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Interview: OrangeHRM--Open Human Resources Management

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| Does your business need to improve its people skills? OrangeHRM is one of the
| most robust human resources management applications around, and it's free and
| open source. Released under the GNU General Public License, it is based on
| PHP, MySQL and Apache HTTP Server. Himath Dissanayake, CTO of OrangeHRM,
| checked in with us on how the application can make a difference for
| businesses.



OrangeHRM Launches version 2.2 of the Open-Source HR Management System

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| OrangeHRM version 2.2 marks the sixth major release of the application since
| February 2006. The software has received more than 55,000 cumulative
| downloads in the last 15 months and is ranked among the 10 most active
| open-source applications by SourceForge. *
| The latest version of OrangeHRM is available free of charge under the GNU GPL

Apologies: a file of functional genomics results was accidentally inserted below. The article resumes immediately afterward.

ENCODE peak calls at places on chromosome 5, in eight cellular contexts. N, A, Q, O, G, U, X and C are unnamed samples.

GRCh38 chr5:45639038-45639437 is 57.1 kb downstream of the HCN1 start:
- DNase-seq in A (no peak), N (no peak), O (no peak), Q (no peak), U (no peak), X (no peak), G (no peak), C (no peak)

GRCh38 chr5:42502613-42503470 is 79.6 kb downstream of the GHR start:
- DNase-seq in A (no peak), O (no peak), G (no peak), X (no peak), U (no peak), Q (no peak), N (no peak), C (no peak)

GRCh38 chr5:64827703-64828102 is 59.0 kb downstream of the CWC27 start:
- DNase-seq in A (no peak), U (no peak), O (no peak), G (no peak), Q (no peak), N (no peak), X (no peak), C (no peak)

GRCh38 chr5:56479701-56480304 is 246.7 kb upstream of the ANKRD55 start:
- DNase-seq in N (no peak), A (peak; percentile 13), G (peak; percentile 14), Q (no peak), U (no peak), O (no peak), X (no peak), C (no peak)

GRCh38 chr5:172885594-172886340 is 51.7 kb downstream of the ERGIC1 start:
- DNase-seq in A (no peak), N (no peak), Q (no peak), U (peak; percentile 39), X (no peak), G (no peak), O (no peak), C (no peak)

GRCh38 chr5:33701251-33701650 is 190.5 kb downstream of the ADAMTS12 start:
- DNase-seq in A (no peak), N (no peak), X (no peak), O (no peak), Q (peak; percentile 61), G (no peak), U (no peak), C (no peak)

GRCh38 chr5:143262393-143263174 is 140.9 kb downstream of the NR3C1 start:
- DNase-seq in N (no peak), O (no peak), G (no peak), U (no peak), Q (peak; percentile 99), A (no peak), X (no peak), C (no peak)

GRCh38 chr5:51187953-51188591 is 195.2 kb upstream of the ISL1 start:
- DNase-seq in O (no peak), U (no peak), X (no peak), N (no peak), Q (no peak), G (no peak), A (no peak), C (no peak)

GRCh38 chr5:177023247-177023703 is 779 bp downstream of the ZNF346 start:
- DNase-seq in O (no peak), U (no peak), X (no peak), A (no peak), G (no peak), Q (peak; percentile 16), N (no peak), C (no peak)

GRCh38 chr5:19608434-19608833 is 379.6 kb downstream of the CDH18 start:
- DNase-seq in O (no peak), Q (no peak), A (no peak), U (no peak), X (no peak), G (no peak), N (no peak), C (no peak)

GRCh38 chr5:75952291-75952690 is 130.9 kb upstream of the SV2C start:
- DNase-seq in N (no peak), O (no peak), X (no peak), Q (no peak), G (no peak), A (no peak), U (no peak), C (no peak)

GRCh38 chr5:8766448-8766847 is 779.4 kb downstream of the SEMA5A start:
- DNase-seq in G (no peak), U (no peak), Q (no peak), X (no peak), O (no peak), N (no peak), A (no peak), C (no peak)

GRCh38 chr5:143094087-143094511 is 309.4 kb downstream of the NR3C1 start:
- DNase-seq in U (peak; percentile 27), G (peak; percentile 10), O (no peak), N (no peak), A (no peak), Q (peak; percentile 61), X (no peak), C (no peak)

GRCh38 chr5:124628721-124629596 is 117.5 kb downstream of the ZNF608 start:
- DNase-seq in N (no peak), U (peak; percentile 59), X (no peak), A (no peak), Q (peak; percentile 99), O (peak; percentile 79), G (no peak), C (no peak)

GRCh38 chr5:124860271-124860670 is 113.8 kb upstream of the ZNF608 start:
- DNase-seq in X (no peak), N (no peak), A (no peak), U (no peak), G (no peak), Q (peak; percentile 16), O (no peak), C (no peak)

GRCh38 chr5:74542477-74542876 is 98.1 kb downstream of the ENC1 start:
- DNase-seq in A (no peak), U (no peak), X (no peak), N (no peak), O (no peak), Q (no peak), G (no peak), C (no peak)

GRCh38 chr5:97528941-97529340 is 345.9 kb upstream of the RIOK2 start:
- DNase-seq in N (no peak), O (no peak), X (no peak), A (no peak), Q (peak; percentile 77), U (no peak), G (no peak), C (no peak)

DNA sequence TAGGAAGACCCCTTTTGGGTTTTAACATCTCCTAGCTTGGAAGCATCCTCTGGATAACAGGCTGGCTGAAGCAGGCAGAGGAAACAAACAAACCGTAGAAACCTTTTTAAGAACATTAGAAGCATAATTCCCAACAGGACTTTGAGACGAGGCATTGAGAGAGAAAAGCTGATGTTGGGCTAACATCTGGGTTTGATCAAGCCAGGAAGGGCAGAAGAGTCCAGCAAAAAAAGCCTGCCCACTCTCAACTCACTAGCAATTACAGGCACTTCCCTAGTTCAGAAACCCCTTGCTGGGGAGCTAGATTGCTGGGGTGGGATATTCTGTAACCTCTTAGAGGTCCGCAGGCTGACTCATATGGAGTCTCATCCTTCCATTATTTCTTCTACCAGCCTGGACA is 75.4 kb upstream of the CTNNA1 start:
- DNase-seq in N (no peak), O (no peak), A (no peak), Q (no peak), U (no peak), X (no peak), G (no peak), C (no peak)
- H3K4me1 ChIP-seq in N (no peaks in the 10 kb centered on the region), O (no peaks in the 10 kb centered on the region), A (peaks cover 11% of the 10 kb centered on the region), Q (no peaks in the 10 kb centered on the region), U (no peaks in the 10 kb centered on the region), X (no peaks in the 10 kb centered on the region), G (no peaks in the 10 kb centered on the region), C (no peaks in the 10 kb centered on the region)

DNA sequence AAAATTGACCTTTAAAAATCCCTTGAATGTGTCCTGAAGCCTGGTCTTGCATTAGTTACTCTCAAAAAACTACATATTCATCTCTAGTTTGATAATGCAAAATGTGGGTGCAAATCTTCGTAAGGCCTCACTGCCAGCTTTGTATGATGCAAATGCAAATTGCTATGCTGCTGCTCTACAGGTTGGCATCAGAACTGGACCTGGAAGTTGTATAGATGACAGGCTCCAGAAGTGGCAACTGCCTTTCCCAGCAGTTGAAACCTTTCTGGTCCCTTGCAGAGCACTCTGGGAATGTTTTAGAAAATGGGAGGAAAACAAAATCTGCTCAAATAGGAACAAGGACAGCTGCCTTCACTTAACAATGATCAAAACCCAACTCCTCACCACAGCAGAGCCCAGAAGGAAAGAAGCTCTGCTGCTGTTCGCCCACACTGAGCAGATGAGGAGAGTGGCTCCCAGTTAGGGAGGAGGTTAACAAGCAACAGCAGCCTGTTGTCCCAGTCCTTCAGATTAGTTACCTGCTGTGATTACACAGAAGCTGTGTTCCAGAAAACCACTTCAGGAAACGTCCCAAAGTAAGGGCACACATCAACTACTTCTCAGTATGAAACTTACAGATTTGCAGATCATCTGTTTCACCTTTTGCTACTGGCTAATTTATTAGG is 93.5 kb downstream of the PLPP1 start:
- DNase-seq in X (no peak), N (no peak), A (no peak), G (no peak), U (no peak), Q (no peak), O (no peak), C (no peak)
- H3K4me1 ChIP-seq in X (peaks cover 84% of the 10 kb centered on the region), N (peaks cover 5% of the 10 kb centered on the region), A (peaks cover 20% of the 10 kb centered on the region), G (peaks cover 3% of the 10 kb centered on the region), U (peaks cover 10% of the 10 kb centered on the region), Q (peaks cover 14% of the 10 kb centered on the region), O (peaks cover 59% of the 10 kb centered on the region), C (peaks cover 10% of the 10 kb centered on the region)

| open-source license free of charge. *


OrangeHRM and the new development model

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| OrangeHRM says it's the world's first open source human resources
| management system.
| Since launching their first beta version, in January 2006, they
| have gotten over 28,500 downloads at SourceForge.


Linux and Open Source: How They Affect HR Professionals

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| Linux and other open source applications are finding increasing acceptance
| in the global marketplace by small and large companies alike. Statistics on
| the growth of a few open source programs-like Apache (a Web server), Linux
| (an operating system), FreeBSD (an operating system), and PostgreSQL (a
| database server)- demonstrate this. This column considers why open source
| is growing so fast, and what it means to human resources professionals.
| [...]
| With the growth in the OSS marketplace, led by Linux, more and more
| companies will be using OSS as a portion of their IT infrastructure,
| particularly in the arena of servers. As more applications become
| Web-based, there will be less and less reason for people to use Windows
| or Macintosh desktop computers. Companies like NumSum.com and Writely
| (just acquired by Google) provide traditional applications akin to Excel
| and Word through a Web browser interface. Windows isn't going away any
| time soon, but its days are numbered. OSS is shrinking Windows lifetime
| for servers and eventually it may do so for desktop machines as well.
| And that should provide interesting developments for all of us to watch.

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